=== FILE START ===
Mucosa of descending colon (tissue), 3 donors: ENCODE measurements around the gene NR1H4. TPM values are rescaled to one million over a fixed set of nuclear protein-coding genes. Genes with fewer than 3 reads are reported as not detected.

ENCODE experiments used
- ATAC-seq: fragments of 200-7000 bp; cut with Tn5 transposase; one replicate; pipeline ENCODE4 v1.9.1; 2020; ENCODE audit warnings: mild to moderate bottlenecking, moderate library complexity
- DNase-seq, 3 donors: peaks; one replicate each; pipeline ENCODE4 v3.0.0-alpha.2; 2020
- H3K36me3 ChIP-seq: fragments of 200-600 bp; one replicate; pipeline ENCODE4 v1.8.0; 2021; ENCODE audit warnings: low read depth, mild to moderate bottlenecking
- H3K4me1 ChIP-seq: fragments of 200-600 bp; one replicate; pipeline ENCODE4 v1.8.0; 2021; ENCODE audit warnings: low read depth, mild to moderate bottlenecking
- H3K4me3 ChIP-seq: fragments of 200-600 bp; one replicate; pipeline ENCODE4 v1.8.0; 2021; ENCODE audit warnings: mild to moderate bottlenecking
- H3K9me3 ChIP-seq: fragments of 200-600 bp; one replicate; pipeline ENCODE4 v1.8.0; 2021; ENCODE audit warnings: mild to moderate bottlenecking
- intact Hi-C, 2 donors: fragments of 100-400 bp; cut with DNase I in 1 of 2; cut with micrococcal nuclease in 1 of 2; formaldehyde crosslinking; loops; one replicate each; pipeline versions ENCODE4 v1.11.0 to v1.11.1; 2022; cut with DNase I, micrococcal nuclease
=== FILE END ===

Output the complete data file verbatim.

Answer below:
Mucosa of descending colon (tissue), 3 donors: ENCODE measurements around the gene NR1H4. TPM values are rescaled to one million over a fixed set of nuclear protein-coding genes. Genes with fewer than 3 reads are reported as not detected.

ENCODE experiments used
- ATAC-seq: fragments of 200-7000 bp; cut with Tn5 transposase; one replicate; pipeline ENCODE4 v1.9.1; 2020; ENCODE audit warnings: mild to moderate bottlenecking, moderate library complexity
- DNase-seq, 3 donors: peaks; one replicate each; pipeline ENCODE4 v3.0.0-alpha.2; 2020
- H3K36me3 ChIP-seq: fragments of 200-600 bp; one replicate; pipeline ENCODE4 v1.8.0; 2021; ENCODE audit warnings: low read depth, mild to moderate bottlenecking
- H3K4me1 ChIP-seq: fragments of 200-600 bp; one replicate; pipeline ENCODE4 v1.8.0; 2021; ENCODE audit warnings: low read depth, mild to moderate bottlenecking
- H3K4me3 ChIP-seq: fragments of 200-600 bp; one replicate; pipeline ENCODE4 v1.8.0; 2021; ENCODE audit warnings: mild to moderate bottlenecking
- H3K9me3 ChIP-seq: fragments of 200-600 bp; one replicate; pipeline ENCODE4 v1.8.0; 2021; ENCODE audit warnings: mild to moderate bottlenecking
- intact Hi-C, 2 donors: fragments of 100-400 bp; cut with DNase I in 1 of 2; cut with micrococcal nuclease in 1 of 2; formaldehyde crosslinking; loops; one replicate each; pipeline versions ENCODE4 v1.11.0 to v1.11.1; 2022; cut with DNase I, micrococcal nuclease